* Shares up more than 4 pct
* Investors welcome dividend hike, asset sales, lid on capex
* Refining result worse than last year, as expected
By Andrew Callus
LONDON, Oct 29 BP Plc kicked off the
results season for top global oil firms on Tuesday with
forecast-beating profits and a dose of what the industry's
investors want - a dividend hike, plans for asset sales, and a
promise to keep a lid on spending.
The world No. 5 among investor-controlled oil and gas groups
worldwide scaled back its guidance on capital spending next year
to $24-$25 billion compared with previous guidance of $24-$27
billion for the years up to 2020.
BP also raised its quarterly dividend by 5.6 percent to 9.5
cents a share and said it would sell $10 billion of assets over
the next two years, returning most of the proceeds to
shareholders - a higher rate of disposals than previously
promised under a programme aimed at jettisoning $2 to $3 billion
dollars worth of assets per year until 2020.
Shareholders throughout the sector have been worried that
rising costs will allow spending to balloon, crimping cash flow
should oil prices drop, and reducing the industry's ability to
offer them returns. They want spending controlled and spare cash
siphoned back into their pockets.
"The stockmarket doesn't want the oil majors to spend money.
Instead, investors want their cash back. And BP has obliged this
morning," said analyst Neill Morton of Investec, who noted that
the share prices of Europe's integrated oil firms as a multiple
of their earnings stand at a 20-year low relative to the broader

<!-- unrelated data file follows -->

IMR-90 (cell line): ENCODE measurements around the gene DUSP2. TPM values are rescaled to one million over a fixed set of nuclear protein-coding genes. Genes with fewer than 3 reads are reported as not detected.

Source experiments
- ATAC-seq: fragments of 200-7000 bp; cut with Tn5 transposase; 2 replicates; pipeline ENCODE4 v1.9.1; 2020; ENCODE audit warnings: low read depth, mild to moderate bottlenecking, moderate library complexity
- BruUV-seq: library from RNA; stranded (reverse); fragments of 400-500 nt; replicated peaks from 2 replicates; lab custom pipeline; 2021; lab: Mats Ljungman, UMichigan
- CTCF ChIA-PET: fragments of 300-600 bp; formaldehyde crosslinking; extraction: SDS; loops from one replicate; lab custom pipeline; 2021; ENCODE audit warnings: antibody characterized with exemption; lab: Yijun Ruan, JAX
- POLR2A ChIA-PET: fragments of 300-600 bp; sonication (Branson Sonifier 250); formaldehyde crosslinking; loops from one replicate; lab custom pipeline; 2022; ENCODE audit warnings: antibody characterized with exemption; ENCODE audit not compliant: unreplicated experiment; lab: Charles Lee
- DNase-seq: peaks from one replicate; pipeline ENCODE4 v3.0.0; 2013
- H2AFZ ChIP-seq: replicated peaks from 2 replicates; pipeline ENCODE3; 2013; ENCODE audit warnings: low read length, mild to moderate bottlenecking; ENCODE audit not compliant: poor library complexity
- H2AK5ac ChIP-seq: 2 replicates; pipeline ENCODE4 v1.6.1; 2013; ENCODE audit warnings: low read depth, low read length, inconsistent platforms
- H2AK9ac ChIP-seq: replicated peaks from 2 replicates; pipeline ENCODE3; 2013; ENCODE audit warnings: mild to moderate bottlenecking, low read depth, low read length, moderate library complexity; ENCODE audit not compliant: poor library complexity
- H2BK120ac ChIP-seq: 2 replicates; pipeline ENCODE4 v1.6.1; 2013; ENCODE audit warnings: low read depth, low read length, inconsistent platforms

BP shares climbed 4.8 percent to 473 pence after the
results, supporting other stocks in the sector. Exxon Mobil
, Chevron, Royal Dutch/Shell and Total
report results later this week.
BP's underlying replacement cost net profit for the third
quarter of 2013 was $3.692 billion compared with a
company-supplied consensus analyst forecast of $3.170 billion.
The figure was sharply lower than the $5.017 billion a year
earlier - mainly because of much weaker refining margins,
divestment of refineries and reduced income from its Russian
business, but it was more than the second quarter's $2.712
billion when a big Russian tax charge hit the bottom line.
Rosneft, the state-controlled Russian company into
which BP folded its Russian business last year in exchange for a
19.75 percent stake, delivered $808 million of the profits. It
also reported quarterly results on Tuesday.
BP has already sold $38 billion of assets - mainly to pay
for the 2010 Gulf of Mexico oil spill of 2010 - but asset sales
have become a theme throughout the sector as it struggles with
rising costs and eyes potentially lower oil prices in future.
Most of the top oil companies have been making noises this
year about "active portfolio management" and "value over
BP recently won a small victory in its sea of legal defeats
over the oil spill and to reflect that, it derecognised about
$400 million of provisions within the $20 billion fund it has
set aside for certain types of compensation.
However, it raised slightly its overall cumulative charge
for the costs of clean-up, fines, and compensation for the spill
to $42.5 billion from $42.4 billion due to other small extra